Every year, Flight Centre New Zealand compiles a list of red hot travel spots that they believe are sure to deliver amazing travel experiences to all that visit them. 2017 was no different, with some oldies-but-goodies making their list, as well as a few more out-there destinations.
Whether you have already booked a holiday to one of these amazing destinations, or if you’re still looking for some inspiration, we wanted to complement Flight Centre’s list of Where To Go in 2017 with information on each country’s currency, a rough idea of what things might cost you, and other travel money tips that can help you on your holiday.
Well, more specifically, the Pacific Coast Highway. There is something truly special about a roadtrip from San Francisco to L.A, or anywhere in between, and if it isn't already, it should definitely be on your travel "to-do" list!
Of course, anywhere you travel in the USA, the US dollar is the currency used (code: USD, symbol: $), and it is broken up into cents.
Prices for the USA vary widely, because all of the States are so different. But, the costs used in the accommodation and dining comparison guide below are based on prices for California, so if you are going anywhere else in this vast country, your costs may differ to what we have.
Click here to view our Cost Comparison Table in a separate window. Rotate your screen to landscape if on a mobile!
Debit and credit cards are widely accepted throughout the USA, but it is a good idea to keep cash on you for smaller purchases and tips. The USA has a big culture of tipping, and in a restaurant, 15 to 20% of the bill is expected, while for drinks you should tip $1 to $2 per drink. For hotel staff, work to roughly $1 or $2 for porters, $5 for cleaning staff, 10 to 15% of the room service bill and $5 for a valet. And, if you're getting a taxi, the recommended tip is around 10 to 15% of the fare.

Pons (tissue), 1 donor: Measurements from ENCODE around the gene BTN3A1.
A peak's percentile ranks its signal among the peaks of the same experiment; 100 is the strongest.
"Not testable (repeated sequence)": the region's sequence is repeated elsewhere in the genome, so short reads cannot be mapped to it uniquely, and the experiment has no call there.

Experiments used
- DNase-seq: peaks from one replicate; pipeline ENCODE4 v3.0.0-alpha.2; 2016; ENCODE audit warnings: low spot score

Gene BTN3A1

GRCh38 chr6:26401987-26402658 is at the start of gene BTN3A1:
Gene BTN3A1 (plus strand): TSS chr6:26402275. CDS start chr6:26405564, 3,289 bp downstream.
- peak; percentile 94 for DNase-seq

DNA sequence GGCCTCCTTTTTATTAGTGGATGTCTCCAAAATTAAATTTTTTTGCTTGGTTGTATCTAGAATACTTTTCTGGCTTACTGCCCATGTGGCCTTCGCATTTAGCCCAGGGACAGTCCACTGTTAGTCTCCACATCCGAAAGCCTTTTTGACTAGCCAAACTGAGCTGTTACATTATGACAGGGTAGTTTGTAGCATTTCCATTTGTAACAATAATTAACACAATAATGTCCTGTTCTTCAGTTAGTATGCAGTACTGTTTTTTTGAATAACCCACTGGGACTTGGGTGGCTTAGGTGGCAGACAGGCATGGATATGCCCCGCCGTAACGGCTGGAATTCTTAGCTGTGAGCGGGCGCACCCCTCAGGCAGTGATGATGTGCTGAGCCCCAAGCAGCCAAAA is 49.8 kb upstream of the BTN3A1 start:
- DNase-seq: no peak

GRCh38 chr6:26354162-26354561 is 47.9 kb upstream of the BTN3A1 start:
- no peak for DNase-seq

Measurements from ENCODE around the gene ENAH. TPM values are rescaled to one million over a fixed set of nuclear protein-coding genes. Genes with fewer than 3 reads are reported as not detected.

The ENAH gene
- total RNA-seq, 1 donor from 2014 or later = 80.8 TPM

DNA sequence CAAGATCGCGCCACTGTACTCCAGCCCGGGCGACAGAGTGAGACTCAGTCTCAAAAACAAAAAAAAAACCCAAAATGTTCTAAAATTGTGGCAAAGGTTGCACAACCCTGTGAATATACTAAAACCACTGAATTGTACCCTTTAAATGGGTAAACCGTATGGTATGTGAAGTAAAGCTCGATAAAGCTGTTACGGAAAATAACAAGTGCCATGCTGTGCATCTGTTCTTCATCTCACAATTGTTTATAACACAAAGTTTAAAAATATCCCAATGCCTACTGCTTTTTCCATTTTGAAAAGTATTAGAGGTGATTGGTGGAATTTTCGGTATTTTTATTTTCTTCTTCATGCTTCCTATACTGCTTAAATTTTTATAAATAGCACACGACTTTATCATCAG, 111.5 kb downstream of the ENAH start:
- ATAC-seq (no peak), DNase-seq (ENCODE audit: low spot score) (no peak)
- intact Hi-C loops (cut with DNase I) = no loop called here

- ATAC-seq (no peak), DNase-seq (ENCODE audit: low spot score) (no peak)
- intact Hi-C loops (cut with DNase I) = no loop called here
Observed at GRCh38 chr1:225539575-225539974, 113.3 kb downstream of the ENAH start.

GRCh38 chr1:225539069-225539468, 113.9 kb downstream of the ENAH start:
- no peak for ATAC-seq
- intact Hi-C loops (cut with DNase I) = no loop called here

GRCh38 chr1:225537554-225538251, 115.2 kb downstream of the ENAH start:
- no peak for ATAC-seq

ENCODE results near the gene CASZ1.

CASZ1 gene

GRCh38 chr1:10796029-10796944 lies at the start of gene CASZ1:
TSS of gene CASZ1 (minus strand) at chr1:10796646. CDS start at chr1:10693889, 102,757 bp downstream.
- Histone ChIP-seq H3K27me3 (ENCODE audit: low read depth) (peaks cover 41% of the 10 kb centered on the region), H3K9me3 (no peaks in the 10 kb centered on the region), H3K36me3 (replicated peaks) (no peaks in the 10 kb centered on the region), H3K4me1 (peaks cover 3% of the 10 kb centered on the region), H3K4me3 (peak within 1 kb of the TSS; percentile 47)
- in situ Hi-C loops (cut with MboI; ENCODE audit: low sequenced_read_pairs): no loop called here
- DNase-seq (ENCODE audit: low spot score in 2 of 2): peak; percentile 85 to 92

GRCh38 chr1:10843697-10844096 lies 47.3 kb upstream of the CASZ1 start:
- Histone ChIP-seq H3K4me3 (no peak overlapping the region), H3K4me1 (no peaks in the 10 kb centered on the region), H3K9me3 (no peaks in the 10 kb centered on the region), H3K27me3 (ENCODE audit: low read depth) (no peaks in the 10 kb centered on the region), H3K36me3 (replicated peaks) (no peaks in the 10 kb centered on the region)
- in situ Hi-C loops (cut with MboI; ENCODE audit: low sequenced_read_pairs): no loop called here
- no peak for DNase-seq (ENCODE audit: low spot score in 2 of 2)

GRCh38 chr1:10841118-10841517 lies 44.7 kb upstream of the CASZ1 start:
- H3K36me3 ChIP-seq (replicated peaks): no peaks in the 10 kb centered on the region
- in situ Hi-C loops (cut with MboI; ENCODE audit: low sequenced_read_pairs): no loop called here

Make sure you apply for your ESTA visa before you leave New Zealand (if applicable) – it will only cost you US$14. It’s super easy to do online, and you don’t need a visa agent to help you. The extra fee is a waste of money for sure!
This northern province of Vietnam should be one of the region's most popular tourist destinations, with spectacular landscapes, amazing roadside pho and colourful markets. But its proximity to the Chinese border means visitor numbers are still slow, and the area is still relatively untouched by tourists.
If you are lucky enough to be travelling here, you will need the local currency - the Vietnamese Dong (code: VND, symbol: ₫ ). The Dong is tied to the US dollar, and you may find that in Vietnam, prices are often quoted in USD in tourist areas. But, you will get a better rate if you pay in the local currency.
In Ha Giang, cash is definitely king, and you may struggle to use your debit or credit card to pay for things. So we definitely recommend taking some VND with you so that you have cash on you when you arrive. If you need more money while you are there, be careful where you exchange your money - the black market is easily accessible, but it is also illegal, so you need to make sure you exchange your cash at a licensed institution like a bank or money changer.
The Vietnamese Consulate has a list of illegitimate websites that offer to organise your visa for a fee, or offer 'visa on arrival' approval letters, so check out this list when you're organising your visa so you don't get caught out by scammers.
And, whether you are changing money in New Zealand or in Vietnam, make sure any VND banknotes you receive are in pristine condition - many places will not accept banknotes that are torn or damaged.
Dense jungle, the beautiful Mekong River, laidback villages, stunning mountain treks, snow-capped mountains, rice terraces and gorgeous cycling routes. It's no wonder that Yunnan is one of China's trendiest destinations at the moment.
The currency used in China is the Yuan Renminbi (code: CNY or RMB, symbol: ¥). Renminbi means "people's currency" and is the official name of the currency, while Yuan is the name used for the basic unit. The banknote denominations are 100, 50, 20, 10, 5 and 1 Yuan, and 5 and 1 Jiao; while the coins range from 1 Jiao to 1 Yuan.
Notes that are old and tattered are difficult to spend, but if you are having problems with a note not being accepted, you can exchange it for a new one at the Bank of China.